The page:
When celebrities like Angelina Joli, Joan Lunden and Hoda Kotb summon the courage to speak openly about their breast cancer, they offer an alternative to fear, hopelessness and isolation.
October is Breast Cancer Awareness Month, but for many, this awareness is year-round. My awesome artist-mother, Alice Steer Wilson, died of the disease in 2001. As a high-risk woman with high-density breast tissue (difficult daughter with complicated breasts), I’ve undergone MRIs, ultrasounds, genetic testing, biannual mammograms, physician exams, and self-exams. I’ve understood the importance of early detection since the late 1980s, when I wrote educational brochures for a women’s health center. My mother’s stage four breast cancer was diagnosed in December 1995, and I couldn’t help but feel that I’d let the most important woman in my life down by failing to speak up. For years, we’d worked closely on art exhibits and presentations. We’d shared countless weight-loss programs, but we didn’t discuss breast health. I’ll never forget the blanketing snowfall and the silence inside the car that December night as I drove my parents home from the University of Pennsylvania Hospital. During the physician’s exam, we’d seen my mother’s chest with the textbook sign of advanced breast cancer: an inverted nipple.
My mother had always been proud of her health, and she was a lively 69 years old when her cancer was diagnosed. Suspicious of coddling, she was the type to forgo Novocaine at the dentist’s office and always work through a cold or fever. I wondered if she would try to tough this one out, also, but after she heard the odds she grabbed every medical option, every shred of life she could hold. Alice bid farewell to her breast, her hair, and she welcomed the most aggressive chemotherapy. Then she followed with radiation. When her straight black hair grew in curly that autumn, she resumed painting and life, with gusto.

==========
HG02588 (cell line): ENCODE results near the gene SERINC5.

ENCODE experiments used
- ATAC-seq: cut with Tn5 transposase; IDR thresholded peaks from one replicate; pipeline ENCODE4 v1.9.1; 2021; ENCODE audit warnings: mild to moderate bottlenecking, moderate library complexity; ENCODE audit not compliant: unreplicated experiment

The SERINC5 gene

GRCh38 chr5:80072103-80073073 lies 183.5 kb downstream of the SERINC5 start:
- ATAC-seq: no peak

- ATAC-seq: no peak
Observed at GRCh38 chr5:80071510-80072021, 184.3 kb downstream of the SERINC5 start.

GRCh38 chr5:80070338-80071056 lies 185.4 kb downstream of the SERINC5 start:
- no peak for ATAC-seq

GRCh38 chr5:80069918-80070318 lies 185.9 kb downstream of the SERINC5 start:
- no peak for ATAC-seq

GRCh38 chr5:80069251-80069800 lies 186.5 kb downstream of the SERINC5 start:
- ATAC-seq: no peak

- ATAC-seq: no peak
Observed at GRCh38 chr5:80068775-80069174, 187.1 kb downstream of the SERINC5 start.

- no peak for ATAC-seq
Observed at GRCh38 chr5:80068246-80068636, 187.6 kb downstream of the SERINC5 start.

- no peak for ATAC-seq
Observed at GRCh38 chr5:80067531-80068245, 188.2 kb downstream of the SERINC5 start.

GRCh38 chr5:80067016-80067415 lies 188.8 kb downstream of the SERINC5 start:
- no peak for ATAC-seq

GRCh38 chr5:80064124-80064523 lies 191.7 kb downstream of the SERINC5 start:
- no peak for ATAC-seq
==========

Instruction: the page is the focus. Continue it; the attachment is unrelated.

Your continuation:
Alice’s battle for life put all of our past skirmishes in perspective. We’d fought often during my teens and twenties, but now we were aligned as mother and daughter. She welcomed my care-giving, and I admired her passion; then, four years later, when we saw her death approaching, she asked me to curate her lifework.
In her studio, after she died, I discovered hundreds of forgotten or never-seen treasures. Many images moved me close to tears, but the hidden self-portrait excited me beyond all the rest. The portrait, above, showed me that she knew her strength and faced her mortality head-on, post-mastectomy, post-chemotherapy. When I looked at that portrait for the first time, I saw the awesome mother I’d known so well. This is the face of an artist who painted until the last days of her life, while tethered to an oxygen tank and confined to a hospital bed in a sun room. I changed my course to support and witness that journey, and I have never regretted it.
I hope our story helps you–awesome daughters of difficult mothers, or difficult daughters of awesome mothers–to overcome fear, hopelessness, or isolation, and mine the hidden riches of your mother-daughter journey.
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